If reforms are to succeed, they must ensure that the Postal Service has the freedom and leeway to leverage its unrivaled brand, network and technology, and invest across markets into new and promising services.
A recent USPS's Inspector General study suggests that USPS has "failed to justify millions of dollars worth of workshare discounts. Excessive discounts could cost the Postal Service money and lead to inefficiencies in mail processing.
USPS should position itself in the "enabler of connections', in addition to being in the distribution business. Fast-track sector liberalization should be on the table to allow the Postal Service to exploit its under-valued assets and its logistical capabilities.
North America has demonstrated that direct mail is an important component of the postal "eco-system". This is becoming a real possibility in emerging economies where there is now the economic potential to build the address infrastructure and maintenance services required to support direct mail and direct marketing.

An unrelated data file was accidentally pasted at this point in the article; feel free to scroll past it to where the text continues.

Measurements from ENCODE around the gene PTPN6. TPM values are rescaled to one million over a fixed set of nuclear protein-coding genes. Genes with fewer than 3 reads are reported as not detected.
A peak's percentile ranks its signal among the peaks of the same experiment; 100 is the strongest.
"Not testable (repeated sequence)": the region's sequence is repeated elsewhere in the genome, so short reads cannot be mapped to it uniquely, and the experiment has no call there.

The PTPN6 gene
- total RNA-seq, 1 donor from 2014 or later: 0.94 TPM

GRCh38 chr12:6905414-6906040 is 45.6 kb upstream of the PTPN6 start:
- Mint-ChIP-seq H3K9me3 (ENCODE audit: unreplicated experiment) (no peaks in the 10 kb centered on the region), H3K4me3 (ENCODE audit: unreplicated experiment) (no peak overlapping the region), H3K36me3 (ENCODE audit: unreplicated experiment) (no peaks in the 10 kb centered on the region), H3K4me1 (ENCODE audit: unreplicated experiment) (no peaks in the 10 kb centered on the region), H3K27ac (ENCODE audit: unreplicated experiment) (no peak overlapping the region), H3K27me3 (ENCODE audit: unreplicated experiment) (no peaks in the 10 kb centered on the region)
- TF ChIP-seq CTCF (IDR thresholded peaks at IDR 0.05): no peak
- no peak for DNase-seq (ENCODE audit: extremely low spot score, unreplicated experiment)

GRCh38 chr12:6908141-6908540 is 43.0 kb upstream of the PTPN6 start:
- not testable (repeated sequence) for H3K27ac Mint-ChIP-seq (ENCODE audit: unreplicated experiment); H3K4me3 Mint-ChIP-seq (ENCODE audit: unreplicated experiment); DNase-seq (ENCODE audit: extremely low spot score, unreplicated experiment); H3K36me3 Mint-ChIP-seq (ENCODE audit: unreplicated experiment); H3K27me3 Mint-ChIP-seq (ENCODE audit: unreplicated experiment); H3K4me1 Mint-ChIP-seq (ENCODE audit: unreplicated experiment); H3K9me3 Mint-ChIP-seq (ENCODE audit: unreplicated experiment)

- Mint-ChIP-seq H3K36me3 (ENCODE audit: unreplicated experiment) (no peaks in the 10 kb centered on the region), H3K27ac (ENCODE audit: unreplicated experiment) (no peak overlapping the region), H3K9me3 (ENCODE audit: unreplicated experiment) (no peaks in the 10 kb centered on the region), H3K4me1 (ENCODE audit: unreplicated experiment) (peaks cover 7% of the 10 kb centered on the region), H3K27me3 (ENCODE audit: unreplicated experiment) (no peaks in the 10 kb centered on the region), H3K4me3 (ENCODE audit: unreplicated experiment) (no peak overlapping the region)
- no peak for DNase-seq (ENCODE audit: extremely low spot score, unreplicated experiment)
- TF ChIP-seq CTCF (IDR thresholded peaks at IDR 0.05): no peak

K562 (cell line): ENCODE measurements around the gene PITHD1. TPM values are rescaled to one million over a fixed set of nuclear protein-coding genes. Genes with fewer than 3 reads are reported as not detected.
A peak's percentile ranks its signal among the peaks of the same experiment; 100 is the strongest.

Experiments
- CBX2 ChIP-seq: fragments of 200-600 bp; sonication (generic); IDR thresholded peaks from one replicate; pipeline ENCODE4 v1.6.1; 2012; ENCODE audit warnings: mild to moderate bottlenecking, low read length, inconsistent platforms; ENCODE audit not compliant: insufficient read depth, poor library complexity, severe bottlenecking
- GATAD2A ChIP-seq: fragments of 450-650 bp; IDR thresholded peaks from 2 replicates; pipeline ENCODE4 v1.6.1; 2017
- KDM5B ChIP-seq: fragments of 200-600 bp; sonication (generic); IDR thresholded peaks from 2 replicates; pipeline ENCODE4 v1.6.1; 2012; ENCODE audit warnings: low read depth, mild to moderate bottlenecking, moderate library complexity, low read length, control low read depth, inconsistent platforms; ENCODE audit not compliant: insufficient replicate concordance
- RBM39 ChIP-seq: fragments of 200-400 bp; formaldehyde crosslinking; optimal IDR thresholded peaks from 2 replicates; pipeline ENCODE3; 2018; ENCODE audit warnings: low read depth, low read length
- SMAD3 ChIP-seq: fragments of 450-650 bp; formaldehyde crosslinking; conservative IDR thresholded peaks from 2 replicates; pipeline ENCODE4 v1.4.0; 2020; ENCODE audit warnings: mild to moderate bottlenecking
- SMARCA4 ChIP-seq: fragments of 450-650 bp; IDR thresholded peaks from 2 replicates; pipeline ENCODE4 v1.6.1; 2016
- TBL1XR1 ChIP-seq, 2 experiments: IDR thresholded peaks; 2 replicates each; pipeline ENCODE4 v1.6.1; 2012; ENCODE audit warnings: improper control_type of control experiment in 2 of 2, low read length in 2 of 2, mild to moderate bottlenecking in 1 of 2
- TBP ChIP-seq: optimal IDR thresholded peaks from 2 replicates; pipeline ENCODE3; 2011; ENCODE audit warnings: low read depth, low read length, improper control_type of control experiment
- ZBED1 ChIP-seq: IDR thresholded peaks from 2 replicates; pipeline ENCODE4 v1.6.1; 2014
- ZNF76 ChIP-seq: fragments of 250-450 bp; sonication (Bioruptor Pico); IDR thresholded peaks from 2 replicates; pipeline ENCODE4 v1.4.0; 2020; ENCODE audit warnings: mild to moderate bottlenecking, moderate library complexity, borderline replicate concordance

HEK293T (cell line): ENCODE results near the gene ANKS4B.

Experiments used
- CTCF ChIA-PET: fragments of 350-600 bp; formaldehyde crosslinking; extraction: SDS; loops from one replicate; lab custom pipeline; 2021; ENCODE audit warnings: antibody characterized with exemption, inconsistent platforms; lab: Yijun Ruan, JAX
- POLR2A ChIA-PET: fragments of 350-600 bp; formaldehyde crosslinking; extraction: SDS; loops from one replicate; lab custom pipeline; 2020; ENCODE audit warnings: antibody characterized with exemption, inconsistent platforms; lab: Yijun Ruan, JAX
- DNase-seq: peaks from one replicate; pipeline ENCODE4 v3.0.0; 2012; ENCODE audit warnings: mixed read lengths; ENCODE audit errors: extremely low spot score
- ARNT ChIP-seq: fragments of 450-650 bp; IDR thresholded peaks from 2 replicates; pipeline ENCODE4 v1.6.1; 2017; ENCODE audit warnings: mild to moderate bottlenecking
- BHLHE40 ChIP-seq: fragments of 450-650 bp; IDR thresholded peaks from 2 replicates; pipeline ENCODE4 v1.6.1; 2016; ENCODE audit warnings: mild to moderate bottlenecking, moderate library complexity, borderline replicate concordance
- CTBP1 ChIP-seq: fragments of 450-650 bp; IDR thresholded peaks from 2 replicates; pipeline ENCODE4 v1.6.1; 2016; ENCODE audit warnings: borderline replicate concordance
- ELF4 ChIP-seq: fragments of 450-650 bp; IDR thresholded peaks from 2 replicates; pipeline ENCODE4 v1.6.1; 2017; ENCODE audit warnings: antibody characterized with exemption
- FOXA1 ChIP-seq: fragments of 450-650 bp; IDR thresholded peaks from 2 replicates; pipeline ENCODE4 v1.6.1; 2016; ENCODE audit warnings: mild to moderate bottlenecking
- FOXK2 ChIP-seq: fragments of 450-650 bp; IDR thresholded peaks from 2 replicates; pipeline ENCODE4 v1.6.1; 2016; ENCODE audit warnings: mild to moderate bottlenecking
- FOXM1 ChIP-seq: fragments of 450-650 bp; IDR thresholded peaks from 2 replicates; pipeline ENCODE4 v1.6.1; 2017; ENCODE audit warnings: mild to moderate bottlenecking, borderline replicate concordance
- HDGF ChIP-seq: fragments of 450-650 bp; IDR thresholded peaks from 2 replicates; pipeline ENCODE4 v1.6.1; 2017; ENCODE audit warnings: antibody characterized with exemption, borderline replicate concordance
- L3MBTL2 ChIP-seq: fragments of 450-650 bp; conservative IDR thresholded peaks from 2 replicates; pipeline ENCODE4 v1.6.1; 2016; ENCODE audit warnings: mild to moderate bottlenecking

The financial relief provided to USPS in the 2012 budget will bring some breathing room to the organization. However, it needs to undergo a fundamental cultural change by further investing in its workforce, by redefining its customer base, and by weaving its remarkable logistical distribution network with information-rich capabilities to bring timely and value-added products and services to the marketplace.
USPS recently announced the introduction of Critical Mail. By introducing 'high-speed' products for special situations, USPS may set the stage for slowing down the rest of the mail, reducing operating costs, and hopefully maximizing reliability at the same time.